For the first time ever, eight governors and two Canadian premiers -- separated by borders but connected by the Great Lakes-St. Lawrence River Basin -- signed a Mutual Aid Agreement to work together to fight aquatic invasive species such as Asian carp.
This week we recognize National Invasive Species Awareness Week and with Lake Michigan in the Shedd Aquarium's backyard, protecting the Great Lakes is an issue that literally is near to our heart -- so what better time to get involved?
Every year, millions welcome the start of the New Year as an opportunity to reflect and resolve. It seems fitting that we begin 2014 with our own version of resolutions that seek a shared result -- a healthy Great Lakes ecosystem for many new years to come.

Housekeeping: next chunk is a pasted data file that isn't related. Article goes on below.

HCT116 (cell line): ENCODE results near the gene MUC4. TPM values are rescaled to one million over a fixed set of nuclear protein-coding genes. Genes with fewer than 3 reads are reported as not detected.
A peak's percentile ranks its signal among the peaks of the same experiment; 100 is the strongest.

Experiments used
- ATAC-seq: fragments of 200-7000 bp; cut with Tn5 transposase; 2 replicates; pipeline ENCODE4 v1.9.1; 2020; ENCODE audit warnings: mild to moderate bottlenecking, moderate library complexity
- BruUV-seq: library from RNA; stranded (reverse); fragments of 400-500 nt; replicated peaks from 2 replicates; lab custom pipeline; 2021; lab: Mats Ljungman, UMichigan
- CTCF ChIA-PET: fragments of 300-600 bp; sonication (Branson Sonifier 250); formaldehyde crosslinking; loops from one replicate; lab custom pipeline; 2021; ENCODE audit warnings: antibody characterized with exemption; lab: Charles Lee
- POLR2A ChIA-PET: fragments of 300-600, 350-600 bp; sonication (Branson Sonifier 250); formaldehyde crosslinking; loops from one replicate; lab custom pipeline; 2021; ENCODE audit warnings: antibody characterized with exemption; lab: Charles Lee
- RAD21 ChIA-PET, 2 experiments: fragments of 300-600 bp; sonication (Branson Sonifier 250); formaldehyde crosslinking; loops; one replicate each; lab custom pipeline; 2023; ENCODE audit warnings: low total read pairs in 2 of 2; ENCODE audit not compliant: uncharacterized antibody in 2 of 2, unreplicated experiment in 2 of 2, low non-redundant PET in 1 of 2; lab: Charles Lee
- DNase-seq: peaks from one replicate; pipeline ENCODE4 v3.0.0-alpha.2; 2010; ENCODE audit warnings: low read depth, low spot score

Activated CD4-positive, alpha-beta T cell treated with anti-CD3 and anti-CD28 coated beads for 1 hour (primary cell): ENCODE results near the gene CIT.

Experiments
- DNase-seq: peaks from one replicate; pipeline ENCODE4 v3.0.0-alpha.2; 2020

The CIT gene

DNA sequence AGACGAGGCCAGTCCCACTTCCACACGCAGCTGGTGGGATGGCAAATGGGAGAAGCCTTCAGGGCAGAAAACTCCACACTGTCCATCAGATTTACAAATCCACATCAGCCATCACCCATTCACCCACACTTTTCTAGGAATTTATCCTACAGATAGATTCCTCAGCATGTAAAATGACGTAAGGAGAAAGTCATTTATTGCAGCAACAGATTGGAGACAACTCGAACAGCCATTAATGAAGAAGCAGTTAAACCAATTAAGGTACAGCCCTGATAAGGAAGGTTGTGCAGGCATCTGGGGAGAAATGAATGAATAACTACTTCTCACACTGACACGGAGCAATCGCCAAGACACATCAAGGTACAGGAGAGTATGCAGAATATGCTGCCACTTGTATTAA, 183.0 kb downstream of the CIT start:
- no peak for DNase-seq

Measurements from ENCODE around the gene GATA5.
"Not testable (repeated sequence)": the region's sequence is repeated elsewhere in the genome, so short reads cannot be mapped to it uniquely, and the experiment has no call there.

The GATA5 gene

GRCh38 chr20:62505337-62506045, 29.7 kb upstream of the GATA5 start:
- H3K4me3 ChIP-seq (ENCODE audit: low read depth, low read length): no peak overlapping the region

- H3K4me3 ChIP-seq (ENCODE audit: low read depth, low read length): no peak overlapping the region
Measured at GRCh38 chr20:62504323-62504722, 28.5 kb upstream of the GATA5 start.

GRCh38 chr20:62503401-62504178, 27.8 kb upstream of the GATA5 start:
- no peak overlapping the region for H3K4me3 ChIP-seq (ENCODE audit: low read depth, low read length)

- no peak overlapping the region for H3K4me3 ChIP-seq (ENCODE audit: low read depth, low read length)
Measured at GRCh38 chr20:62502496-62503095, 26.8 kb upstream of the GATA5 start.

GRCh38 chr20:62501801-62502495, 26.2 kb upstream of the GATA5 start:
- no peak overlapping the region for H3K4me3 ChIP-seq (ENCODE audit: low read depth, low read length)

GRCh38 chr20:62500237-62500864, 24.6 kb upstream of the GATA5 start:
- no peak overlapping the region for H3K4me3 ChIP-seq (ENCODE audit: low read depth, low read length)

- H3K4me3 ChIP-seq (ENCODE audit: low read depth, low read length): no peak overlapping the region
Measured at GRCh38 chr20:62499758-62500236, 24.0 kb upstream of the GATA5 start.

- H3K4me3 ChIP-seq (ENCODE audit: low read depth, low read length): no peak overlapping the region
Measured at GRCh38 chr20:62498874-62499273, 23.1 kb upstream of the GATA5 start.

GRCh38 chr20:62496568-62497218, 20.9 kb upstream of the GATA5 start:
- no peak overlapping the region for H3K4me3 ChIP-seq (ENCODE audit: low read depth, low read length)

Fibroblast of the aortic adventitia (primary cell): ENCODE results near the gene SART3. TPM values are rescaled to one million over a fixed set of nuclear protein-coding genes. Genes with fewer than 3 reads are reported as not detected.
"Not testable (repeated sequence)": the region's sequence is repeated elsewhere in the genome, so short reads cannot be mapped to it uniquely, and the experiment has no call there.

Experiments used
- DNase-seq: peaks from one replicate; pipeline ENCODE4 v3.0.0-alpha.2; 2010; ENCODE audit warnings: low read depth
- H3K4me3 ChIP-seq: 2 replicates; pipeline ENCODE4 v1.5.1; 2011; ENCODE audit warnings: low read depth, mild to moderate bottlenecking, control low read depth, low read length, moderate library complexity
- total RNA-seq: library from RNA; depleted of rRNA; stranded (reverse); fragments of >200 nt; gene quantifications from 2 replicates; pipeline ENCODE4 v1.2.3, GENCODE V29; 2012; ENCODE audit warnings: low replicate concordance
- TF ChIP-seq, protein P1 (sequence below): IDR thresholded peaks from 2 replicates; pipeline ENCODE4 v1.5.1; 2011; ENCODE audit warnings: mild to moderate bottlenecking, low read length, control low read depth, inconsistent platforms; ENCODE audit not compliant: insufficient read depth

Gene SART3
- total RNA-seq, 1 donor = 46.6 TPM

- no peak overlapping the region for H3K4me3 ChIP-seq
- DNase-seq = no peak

If Asian carp enter the basin, they have the potential to devastate native fish species and alter our aquatic ecosystem, creating a ripple effect that could touch everyone who depends on this delicate web of life for water, food, and livelihoods.
Organisms like zebra mussels enter lakes and waterways through commercial shipping and recreational boating. Other species, like Asian carp, are imported without considering the potential risks and are introduced to the ecosystem.
Past the cliff comes what, the abyss? Wherever the metaphors and rhetoric are headed as the stalemate in Congress continues, here in the real world the stakes are high for our health and the quality of our land, air and water.